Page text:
Free Statewide Forms & Instructions:

Setting Aside Convictions and Restoring Civil Rights: AZ LawHelp

AZ Set Aside Guide Book: Restoration of Civil Rights: AZ LawHelp

How to Get a DUI Record Expunged in Arizona: eHow Article

How to Get Criminal Records Sealed in Arizona: eHow Article

Expunging or Sealing Records Article: AZ LawHelp

Motion to Clear Arrest Record Pursuant to ARS 13-4051: Maricopa County Public Defender

     Free Local Forms & Instructions:

Avondale City Court: Application to Set Aside Judgment, Accusation and Penalties

Coconino County Superior Court: Restoring Civil Rights and/or Setting Aside a Judgment

Cochise County Juvenile Court: Application for Destruction of Records, Restoration of Civil Rights, etc.

Gilbert Municipal Court: Application to Set Aside Judgment and Order

Glendale City Court: Information on Applications to Set Aside Judgment

Glendale City Court: Application to Set Aside Judgment (Word Document)

Maricopa County Superior Court: Application to Vacate Judgment of Guilt and Dismiss Charges

Maricopa County Superior Court: Form 300: Application to Restore Civil Rights, Restore Gun Rights, Set Aside Judgment of Guilt, and Request for Reconsideration


Maricopa County Sheriff Department's Offender Watch Sex Offender Registry

Mesa Municipal Court: Application to Set Aside Judgment


Mohave County Juvenile Court: Application for Destruction of Juvenile Records, Setting Aside Adjudications, and/or Restoration of Civil Rights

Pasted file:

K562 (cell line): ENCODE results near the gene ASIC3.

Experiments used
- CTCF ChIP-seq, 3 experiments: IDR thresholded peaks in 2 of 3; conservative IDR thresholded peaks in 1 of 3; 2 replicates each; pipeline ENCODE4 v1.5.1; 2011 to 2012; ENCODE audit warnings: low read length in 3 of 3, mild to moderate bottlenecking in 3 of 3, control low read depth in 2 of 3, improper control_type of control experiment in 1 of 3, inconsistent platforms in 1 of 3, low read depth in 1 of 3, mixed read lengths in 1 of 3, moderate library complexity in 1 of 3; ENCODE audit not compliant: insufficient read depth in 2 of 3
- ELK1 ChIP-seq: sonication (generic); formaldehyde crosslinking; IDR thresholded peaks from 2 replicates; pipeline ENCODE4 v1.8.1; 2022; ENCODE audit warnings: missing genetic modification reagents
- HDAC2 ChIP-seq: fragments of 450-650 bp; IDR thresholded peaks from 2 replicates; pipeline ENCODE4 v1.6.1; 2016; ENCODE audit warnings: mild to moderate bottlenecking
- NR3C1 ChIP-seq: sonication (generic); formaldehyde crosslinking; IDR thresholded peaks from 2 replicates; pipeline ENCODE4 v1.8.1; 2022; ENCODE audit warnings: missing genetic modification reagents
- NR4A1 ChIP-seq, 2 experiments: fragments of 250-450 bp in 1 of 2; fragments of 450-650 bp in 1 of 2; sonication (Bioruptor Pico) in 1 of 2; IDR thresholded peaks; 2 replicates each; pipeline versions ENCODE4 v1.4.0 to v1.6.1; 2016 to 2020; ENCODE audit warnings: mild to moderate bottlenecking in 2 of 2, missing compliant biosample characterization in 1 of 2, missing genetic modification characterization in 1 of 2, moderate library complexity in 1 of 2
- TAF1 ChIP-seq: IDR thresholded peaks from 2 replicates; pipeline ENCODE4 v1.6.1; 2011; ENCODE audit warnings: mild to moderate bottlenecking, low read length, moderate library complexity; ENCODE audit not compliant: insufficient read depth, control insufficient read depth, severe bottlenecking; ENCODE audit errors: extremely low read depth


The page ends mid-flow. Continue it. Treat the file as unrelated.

Pima County Superior Court: Restoration of Civil Rights

Pima County Superior Court: Notice of Hearing on Petition for Restoration of Civil Rights

Pima County Superior Court: Application Pro Per to Designate a Class 6 Undesignated Offense

Pima County Justice Court: Application and Order to Set Aside Judgment


Pinal County Superior Court: Restoration of Civil Rights Application Packet

South Tucson City Court: Application to Set Aside Judgment and Order

Tempe Police Department Offender Watch Sex Offender Registry

Tucson City Court: Application to Set Aside Judgment and Order

Yavapai County, Verde Valley Justice Court: Application to Set Aside Judgment

State Licensing and Employment Resources:

Arizona law prohibits the state government from disqualifying a person from employment solely on the basis of a prior conviction.  However, the state may deny a license, permit, or certificate to engage in an occupation where the offense had a reasonable relationship to functions of the employment requiring it.

Instructions for Submitting Criminal History Information: Arizona Registrar of Contractors

Other Free Legal Resources:

Arizona Judicial Branch: Self-Service Center

Collateral Consequences of a Juvenile Conviction in Arizona: Think Before You Plead

AZ Common Ground is an organization which had its beginning behind the razor wire of a prison fence. Frantz Beasley, Keith Krenklis, and Rodjay Benford were three inmates who came together to develop a plan to reach out to men and women upon their release to assist them in overcoming the barriers that oftentimes hinder the forward progress of so many.

Possessing the unique perspective of being ex-offenders, experiencing the process of re-entry firsthand, and learning to rebuild their own lives after being convicted of numerous felonies, these men came together to form an organization to meet the challenge of an out of control recidivism rate.

Fresh Start Community Services existsto reduce recidivism rates among men, women and youth. In collaborating with state, federal and community based agencies we provide resources for job training and placement, housing and food assistance,transportation, child care, technology and education services.

Collateral Consequences of a Criminal Conviction in Arizona

Middle Ground Prison Reform

Commercial Guides & Resources: